Survey

* Your assessment is very important for improving the workof artificial intelligence, which forms the content of this project

Survey

Document related concepts

no text concepts found

Transcript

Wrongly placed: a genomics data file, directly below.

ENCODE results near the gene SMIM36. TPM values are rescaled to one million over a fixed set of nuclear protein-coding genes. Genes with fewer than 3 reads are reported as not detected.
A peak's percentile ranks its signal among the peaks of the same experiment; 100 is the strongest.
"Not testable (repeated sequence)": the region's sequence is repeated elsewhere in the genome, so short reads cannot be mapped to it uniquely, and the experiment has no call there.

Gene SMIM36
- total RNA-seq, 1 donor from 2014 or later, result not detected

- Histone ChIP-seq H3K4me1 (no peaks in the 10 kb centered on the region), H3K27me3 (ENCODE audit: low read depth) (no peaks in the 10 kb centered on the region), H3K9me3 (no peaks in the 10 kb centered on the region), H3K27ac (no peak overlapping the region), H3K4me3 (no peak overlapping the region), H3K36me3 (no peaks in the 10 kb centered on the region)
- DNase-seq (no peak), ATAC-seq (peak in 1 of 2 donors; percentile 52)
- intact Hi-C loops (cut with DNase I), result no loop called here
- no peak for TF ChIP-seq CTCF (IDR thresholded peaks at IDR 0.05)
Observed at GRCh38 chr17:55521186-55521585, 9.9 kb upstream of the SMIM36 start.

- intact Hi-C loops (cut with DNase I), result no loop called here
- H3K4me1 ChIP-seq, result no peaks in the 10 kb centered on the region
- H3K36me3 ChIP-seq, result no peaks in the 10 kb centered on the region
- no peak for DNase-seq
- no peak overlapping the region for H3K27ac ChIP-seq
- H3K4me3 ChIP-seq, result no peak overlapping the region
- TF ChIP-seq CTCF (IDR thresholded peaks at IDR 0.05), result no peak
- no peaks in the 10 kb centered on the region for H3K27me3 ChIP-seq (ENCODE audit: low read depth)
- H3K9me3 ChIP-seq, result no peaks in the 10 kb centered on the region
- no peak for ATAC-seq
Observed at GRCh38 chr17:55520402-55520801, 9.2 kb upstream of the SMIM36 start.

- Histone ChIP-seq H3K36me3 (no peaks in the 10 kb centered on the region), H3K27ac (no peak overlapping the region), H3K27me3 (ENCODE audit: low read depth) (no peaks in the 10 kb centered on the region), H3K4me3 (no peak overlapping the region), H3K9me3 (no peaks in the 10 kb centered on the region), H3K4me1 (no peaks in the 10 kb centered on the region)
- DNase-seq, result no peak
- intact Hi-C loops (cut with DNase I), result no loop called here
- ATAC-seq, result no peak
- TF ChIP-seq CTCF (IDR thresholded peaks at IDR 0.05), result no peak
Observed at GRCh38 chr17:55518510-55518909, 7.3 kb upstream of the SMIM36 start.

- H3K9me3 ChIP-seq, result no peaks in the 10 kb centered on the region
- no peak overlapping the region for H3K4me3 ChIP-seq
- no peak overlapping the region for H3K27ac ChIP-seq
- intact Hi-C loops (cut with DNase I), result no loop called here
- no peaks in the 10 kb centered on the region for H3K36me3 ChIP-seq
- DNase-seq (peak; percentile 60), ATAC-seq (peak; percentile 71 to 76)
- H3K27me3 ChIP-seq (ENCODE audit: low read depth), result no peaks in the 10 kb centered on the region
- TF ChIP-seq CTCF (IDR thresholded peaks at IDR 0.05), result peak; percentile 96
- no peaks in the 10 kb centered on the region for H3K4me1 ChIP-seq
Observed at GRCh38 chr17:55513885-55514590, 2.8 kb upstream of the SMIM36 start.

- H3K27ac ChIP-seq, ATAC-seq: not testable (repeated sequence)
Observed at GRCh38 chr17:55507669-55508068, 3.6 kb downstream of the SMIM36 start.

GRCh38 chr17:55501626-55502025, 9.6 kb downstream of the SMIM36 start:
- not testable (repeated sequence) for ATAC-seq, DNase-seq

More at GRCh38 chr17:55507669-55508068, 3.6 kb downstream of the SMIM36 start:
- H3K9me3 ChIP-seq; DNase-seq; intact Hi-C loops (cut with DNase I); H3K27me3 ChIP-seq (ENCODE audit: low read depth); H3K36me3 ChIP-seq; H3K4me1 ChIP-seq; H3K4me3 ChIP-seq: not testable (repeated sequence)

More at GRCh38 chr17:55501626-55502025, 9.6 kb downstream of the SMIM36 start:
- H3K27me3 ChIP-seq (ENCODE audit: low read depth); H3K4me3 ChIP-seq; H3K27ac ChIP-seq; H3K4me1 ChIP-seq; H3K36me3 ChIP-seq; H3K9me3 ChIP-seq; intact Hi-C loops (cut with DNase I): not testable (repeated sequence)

PHY211 LAB 10 Simple Harmonic Motion Abstract The purpose for this lab is to demonstrate the effects of mass, length, and angle upon a pendulum, and to compare the calculated gravitational effect to actual gravity effect. Through a series of weights of 50 -150 g and m lengths of the same numeric, the average time was calculated to find the period of a 10-cycle swing. By changing the angle of the beginning swing, this displacement will also be used to calculate the e ffect of starting momentum on the mass. Sanabria, Helen (PPCC) Data Data Table 1: Amplitude and Period for L = 1.50 m, m = 50 g Angle (°) Time 1 (s) Time 2 (s) Time 3 (s) 5 10 20 25.7 25.5 25.2 24.8 25.2 25.1 24.7 24.9 25.3 Average time (s) 25.1 25.2 25.2 Period (s) Observations 2.51 2.52 2.52 Fast Slow Slower Data Table 2: Length and Period for θ = 10°, m = 50 g Length (m) Time 1 (s) Time 2 (s) Time 3 (s) 1.50 1.00 0.50 25.5 20.1 14.7 25.2 19.9 14.7 24.9 20.1 14.8 Average time (s) 25.2 20.0 14.7 Period (s) Observations 2.52 2.00 1.47 Slow Low times Lowest Data Table 3: Mass and Period for θ = 10°, L = 1.0 m Mass (g) Time 1 (s) Time 2 (s) Time 3 (s) Period (s) Observations 20.1 Average time (s) 20 50 20.1 19.9 2.00 20.7 20.6 20.7 2.07 20.9 20.7 20.8 2.08 Average times Slightly slower Slowest 100 20.6 150 20.9 Data Table 4: Acceleration Due to Gravity for θ = 10°, m = 50 g Length (m) 1.50 1.00 0.50 Period squared (m/s2) 6.4 4.0 2.2 g (calculated) (m/s2) 9.3 9.85 8.9 Δg % Error (calculated) (calculated) (m/s2) 2.8 5.1 2.9 0.5 4.5 9.2 g (graph) (m/s2) % Error (graph) 9.2 12.2 Graph 1: L versus T2 Excel graph, should have L on y-axis, Time2 on x-axis, remember to include units Data Table 5: Energy for θ = 10°, m = 100 g, L = 1.00 m Amplitude (m) 0.174 Umax (J) 0.15 Kmax (J) 0.15 % Difference 0 Calculations 4π2 L = 𝑠𝑙𝑜𝑝𝑒 · 4π2 T2 0.2998 ∗ 4𝜋 2 = 11.0 𝑚/𝑠 2 |11.0 − 9.8| ∗ 100% = 12.2% 9.8 𝐴=𝜃∗𝐿 10 ∗ 𝜋 =( ) ∗ 1𝑚 = 0.174𝑚 180 1 𝑚𝑔 𝑈𝑚𝑎𝑥 = ( ) 𝐴2 2 𝐿 100 ∗ 9.81 = .5 ( ) 0.1742 = 0.15𝐽 100 2πA 2 𝐾𝑚𝑎𝑥 = .5𝑚 ( ) T 2π0.174 2 . 5(100) ( ) = 0.15𝐽 20 𝑔= 25.7 + 24.8 + 24.7 = 25.1𝑠 3 25.1 = 2.51s 10 𝑚 𝑇 2 = 2.522 = 6.35 ( 2 ) 𝑠 4𝜋 2 𝐿 𝑔= 2 𝑇 4𝜋 2 (1.50) 𝑔= = 9.25 𝑚/𝑠 2 6.4 2𝛥𝑇 𝛥𝐿 𝛥𝑔 = 𝑔 [( ) + ( )] 𝑇 𝐿 2(0.1) 0.4 9.3 [( )] = 2.8 𝑚/𝑠 2 )+( 6.4 1.50 |9.3 − 9.8| ∗ 100% = 5.1% 9.8 (0.15 − 0.15) | | · 100 = 0% 0.15 + 0.15 ( ) 2 Summary of error Within the experiment, there are some sources of error due to human error and possible miscalculations. Within Data Table 1, 2 and 3, the slowing momentum could affect loss in time measurements, which can explain slower times or even incomplete swings of the pendulum. In Data Table 4, the error calculations shown are low enough to confirm that the gravitational acceleration of the mass is measured correctly to match up to the actual gravitational pull of 9.81 m/s2. By used of the simulated system in Graph 1, the slope calculated with component 4π2 gives us the estimated gravitational pull within the given average length and period2. With all these components in mind, a potential and kinetic energy Max can be given for each one, both with 0% error due to similar calculation methods. In conclusion, the calculations of each data table show little to unavoidable error due to imperfect setting and incorrect time measurements from lost momentum by air friction. Exercise 1 1. 2. 3. 4. Determine the position in the oscillation where an object in simple harmonic motion: (Be very specific and give some reasoning to your answer.) a. has the greatest speed i. The mean position is where the velocity is at a maximum. b. has the greatest acceleration i. The extreme position is where the acceleration is at its max. c. experiences the greatest restoring force i. The extreme position is where the restoring force is at maximum as well. d. experiences zero restoring force i. The mean position is where an object experiences zero restoring force. Describe simple harmonic motion, including its cause and appearance. (Make sure to use your own words and be very specific. And few examples would be helpful.) a. Simple harmonic motion is an oscillatory motion where restoring force that is acting on a body is directly proportional to displacement from a mean position. Use the information listed in Data Tables 1 to 3 to describe how the change in, using complete sentences: a. amplitude (angle) b. length c. mass affect the period of the pendulum i. The angle, length, and mass have a varying effect on the period of a pendulum. The period is independent of mass and amplitude but is proportional to the square root of the length. Compare your calculations of g using individual measurements and using the graph in Graph 1, listed in Data Table 4. Do your measurements including uncertainty fall within the accepted value? Which method is more accurate? List possible sources of error in your data and calculations. 5. 6. a. The most accurate measurement based on the table is when the length of the pendulum is 1 m. It falls within 0.4% of the accepted value. The possible sources of error are the inaccurate length of strength, the angle at which the pendulum is swung, and how the stopwatch is timed. Was energy conserved during the motion of your pendulum? If not, list some possible ways energy could have been lost from the pendulum system, making sure to use complete sentences. a. Without friction, energy would have been conserved as mechanical energy. With the friction, the energy is converted into heat or other forms. Energy is lost from the air and the swing from the pendulum and the attached points. Why did you measure 10 periods of the pendulum instead of just 1? Would your measurements be improved by measuring 100 periods instead of 10? Why or why not? How many periods do you think is the optimal number to measure? a. I measured 10 periods instead of 1 in order to get more consistent results. With just one period, the pendulum is exerting max energy, and not being as slowed down from friction as it would be from 10 periods. My measurements from 100 periods would not be as accurate, as the amount of energy needed to reach 100 periods would not be possible from a 5 or ten degree drop. I think the optimal number to measure is 10-15. Extension Question 1. How would the motion of a pendulum change at high altitude like a high mountain top? How would the motion change under weightless conditions? (Make sure to use your own words.) a. On a mountain top, a reduced gravity will result in longer periods of oscillation. With weightless conditions, the pendulum would not work because what keeps the pendulum oscillating is gravity. Citations Halliday, D., Resnick, R., & Walker, J. (2018). VitalSource bookshelf online. In online.vitalsource.com (11th ed.). WileyPlus. https://online.vitalsource.com/#/books/9781119306856/cfi/6/44